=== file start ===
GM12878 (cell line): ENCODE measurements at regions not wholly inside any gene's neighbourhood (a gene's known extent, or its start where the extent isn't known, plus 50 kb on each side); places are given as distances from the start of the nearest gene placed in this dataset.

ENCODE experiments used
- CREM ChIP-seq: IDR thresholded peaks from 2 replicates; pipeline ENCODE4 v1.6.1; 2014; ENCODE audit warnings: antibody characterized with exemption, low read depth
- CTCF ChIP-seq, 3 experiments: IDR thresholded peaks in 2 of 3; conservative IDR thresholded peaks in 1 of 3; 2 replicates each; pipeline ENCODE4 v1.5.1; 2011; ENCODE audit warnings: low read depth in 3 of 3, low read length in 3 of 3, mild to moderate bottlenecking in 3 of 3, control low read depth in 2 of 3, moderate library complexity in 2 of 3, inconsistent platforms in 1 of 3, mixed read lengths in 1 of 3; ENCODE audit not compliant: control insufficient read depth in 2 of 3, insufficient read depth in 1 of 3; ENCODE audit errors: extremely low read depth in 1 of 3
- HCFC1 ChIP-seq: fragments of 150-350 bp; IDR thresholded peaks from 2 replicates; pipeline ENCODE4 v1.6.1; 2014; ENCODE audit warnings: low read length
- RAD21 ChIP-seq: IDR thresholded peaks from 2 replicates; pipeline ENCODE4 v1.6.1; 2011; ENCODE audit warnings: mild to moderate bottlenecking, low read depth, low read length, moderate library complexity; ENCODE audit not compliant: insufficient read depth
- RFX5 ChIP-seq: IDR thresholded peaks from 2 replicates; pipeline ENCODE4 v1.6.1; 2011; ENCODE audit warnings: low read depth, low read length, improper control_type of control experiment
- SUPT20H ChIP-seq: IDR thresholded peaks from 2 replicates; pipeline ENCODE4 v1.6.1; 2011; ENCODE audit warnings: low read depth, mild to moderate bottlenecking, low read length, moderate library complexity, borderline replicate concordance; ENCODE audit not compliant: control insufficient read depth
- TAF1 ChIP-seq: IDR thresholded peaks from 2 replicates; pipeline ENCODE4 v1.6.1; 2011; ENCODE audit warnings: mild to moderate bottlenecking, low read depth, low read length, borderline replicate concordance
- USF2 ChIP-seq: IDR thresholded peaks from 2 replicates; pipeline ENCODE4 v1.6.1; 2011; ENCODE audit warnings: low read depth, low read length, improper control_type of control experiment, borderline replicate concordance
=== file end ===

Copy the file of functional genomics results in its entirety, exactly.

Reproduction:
GM12878 (cell line): ENCODE measurements at regions not wholly inside any gene's neighbourhood (a gene's known extent, or its start where the extent isn't known, plus 50 kb on each side); places are given as distances from the start of the nearest gene placed in this dataset.

ENCODE experiments used
- CREM ChIP-seq: IDR thresholded peaks from 2 replicates; pipeline ENCODE4 v1.6.1; 2014; ENCODE audit warnings: antibody characterized with exemption, low read depth
- CTCF ChIP-seq, 3 experiments: IDR thresholded peaks in 2 of 3; conservative IDR thresholded peaks in 1 of 3; 2 replicates each; pipeline ENCODE4 v1.5.1; 2011; ENCODE audit warnings: low read depth in 3 of 3, low read length in 3 of 3, mild to moderate bottlenecking in 3 of 3, control low read depth in 2 of 3, moderate library complexity in 2 of 3, inconsistent platforms in 1 of 3, mixed read lengths in 1 of 3; ENCODE audit not compliant: control insufficient read depth in 2 of 3, insufficient read depth in 1 of 3; ENCODE audit errors: extremely low read depth in 1 of 3
- HCFC1 ChIP-seq: fragments of 150-350 bp; IDR thresholded peaks from 2 replicates; pipeline ENCODE4 v1.6.1; 2014; ENCODE audit warnings: low read length
- RAD21 ChIP-seq: IDR thresholded peaks from 2 replicates; pipeline ENCODE4 v1.6.1; 2011; ENCODE audit warnings: mild to moderate bottlenecking, low read depth, low read length, moderate library complexity; ENCODE audit not compliant: insufficient read depth
- RFX5 ChIP-seq: IDR thresholded peaks from 2 replicates; pipeline ENCODE4 v1.6.1; 2011; ENCODE audit warnings: low read depth, low read length, improper control_type of control experiment
- SUPT20H ChIP-seq: IDR thresholded peaks from 2 replicates; pipeline ENCODE4 v1.6.1; 2011; ENCODE audit warnings: low read depth, mild to moderate bottlenecking, low read length, moderate library complexity, borderline replicate concordance; ENCODE audit not compliant: control insufficient read depth
- TAF1 ChIP-seq: IDR thresholded peaks from 2 replicates; pipeline ENCODE4 v1.6.1; 2011; ENCODE audit warnings: mild to moderate bottlenecking, low read depth, low read length, borderline replicate concordance
- USF2 ChIP-seq: IDR thresholded peaks from 2 replicates; pipeline ENCODE4 v1.6.1; 2011; ENCODE audit warnings: low read depth, low read length, improper control_type of control experiment, borderline replicate concordance